WATER WORLD: Leukaemia patient Colby Speare was thrilled to spend an early birthday swimming with the sharks at Sea Life Mooloolaba. Head diver Ade Lynch leads Colby around the tank.
WATER WORLD: Leukaemia patient Colby Speare was thrilled to spend an early birthday swimming with the sharks at Sea Life Mooloolaba. Head diver Ade Lynch leads Colby around the tank. Pete Evans

Colby ditches wheelchair for wetsuit in 'best birthday ever'

COLBY Speare's birthday came with a Tsunami this year.

His entry into the teen years was spent in 2.25 million litres of water with sharks and stingrays, including a majestic brown coachwhip ray named Tsunami, at Sea Life Mooloolaba yesterday.

The leukaemia survivor's early 13th birthday celebration was a far cry from the two birthdays he missed while confined to his hospital ward.

The outgoing youngster, who spent 506 consecutive days in hospital fighting acute lymphoblastic leukaemia, well and truly made up for the eighth and ninth birthdays and Christmas he spent in hospital after mum Kim and charity organisation Merlin's Magic Wand threw him a surprise party he will never forget.

Colby arrived at Sea Life yesterday thinking he would spend a day at the aquarium taking in the various exhibits he had seen several times before.

He had no idea he would become the star of the show.

When Merlin's Magic Wand co-ordinator Vicki Brown unveiled the big surprise, that he would be swapping his wheelchair for a wetsuit and snorkelling with the sharks, Colby could not wipe the infectious smile off his face.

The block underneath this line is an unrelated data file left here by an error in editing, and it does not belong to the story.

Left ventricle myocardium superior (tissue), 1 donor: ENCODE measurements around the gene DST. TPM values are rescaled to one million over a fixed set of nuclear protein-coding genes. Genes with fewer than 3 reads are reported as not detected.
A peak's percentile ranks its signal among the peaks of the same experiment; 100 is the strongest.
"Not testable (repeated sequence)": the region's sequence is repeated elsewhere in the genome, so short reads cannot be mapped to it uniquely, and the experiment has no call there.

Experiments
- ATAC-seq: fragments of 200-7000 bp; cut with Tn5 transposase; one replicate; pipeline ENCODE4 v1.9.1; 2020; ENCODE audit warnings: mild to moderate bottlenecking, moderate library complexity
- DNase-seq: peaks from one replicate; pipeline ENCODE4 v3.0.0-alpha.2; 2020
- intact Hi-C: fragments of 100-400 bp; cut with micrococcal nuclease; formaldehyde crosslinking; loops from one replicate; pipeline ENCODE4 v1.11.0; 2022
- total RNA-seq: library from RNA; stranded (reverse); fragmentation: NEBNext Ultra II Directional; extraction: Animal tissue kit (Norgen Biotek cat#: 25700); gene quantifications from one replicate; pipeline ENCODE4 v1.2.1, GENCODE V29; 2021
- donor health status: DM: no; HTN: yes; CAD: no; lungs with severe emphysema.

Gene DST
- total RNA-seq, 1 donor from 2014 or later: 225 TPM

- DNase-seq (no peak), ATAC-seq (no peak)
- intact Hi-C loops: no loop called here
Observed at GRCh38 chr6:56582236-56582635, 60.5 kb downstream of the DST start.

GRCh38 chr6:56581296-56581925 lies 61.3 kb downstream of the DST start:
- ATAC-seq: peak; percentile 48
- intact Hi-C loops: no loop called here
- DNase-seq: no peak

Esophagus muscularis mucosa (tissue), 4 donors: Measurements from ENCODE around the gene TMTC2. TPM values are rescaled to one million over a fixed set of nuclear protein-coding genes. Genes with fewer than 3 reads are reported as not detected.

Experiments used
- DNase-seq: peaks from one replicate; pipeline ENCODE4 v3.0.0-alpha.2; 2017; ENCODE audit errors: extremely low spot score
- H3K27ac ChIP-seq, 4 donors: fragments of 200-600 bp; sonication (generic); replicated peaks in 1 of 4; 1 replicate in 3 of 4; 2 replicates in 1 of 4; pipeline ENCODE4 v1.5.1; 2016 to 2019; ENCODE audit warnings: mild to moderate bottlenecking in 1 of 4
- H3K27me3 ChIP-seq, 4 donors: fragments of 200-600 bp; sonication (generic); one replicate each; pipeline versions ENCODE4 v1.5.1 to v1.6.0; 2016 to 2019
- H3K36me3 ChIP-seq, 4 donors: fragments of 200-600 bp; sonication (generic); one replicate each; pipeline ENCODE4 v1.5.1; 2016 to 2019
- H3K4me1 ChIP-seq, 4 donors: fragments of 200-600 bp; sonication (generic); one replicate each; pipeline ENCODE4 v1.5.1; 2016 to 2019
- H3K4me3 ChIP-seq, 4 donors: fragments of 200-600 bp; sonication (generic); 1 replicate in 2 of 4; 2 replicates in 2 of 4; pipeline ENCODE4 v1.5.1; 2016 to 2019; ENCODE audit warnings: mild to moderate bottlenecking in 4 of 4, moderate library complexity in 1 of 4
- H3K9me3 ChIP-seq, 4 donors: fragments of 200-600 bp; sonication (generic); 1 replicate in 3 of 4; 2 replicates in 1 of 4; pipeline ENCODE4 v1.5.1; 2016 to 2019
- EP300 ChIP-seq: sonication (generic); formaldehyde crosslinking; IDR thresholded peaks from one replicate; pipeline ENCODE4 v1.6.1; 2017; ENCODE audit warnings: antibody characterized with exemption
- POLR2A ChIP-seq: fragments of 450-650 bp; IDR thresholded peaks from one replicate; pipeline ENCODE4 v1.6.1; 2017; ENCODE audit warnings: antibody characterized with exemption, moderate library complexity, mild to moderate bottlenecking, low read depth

"I am a bit concerned the sharks might try to eat me," he said before taking the plunge into the three-metre deep tank.

With the help of Sea Life head diver Ade Lynch, Colby spent a weightless 20 minutes floating along the surface of the tunnel tank.

"It was the best birthday ever," Colby said after the experience.

The breath-taking adventure, which Colby admitted had left him shaking, was followed by a birthday lunch in the Sea Life cafeteria.

Colby's cousins came up from Toowoomba for the occasion and two of his school friends joined in the fun.

Kim said Colby was still in remission and had continued to undergo regular treatment on his bones, which had become extremely thin with a high risk of fractures since his intensive treatment.

Colby now spends 90% of his time in a wheelchair.

Vicki said the Speare family had been given Sea Life vouchers to pass on to other families for free entry as part of the charity organisation's Pay it Forward campaign.



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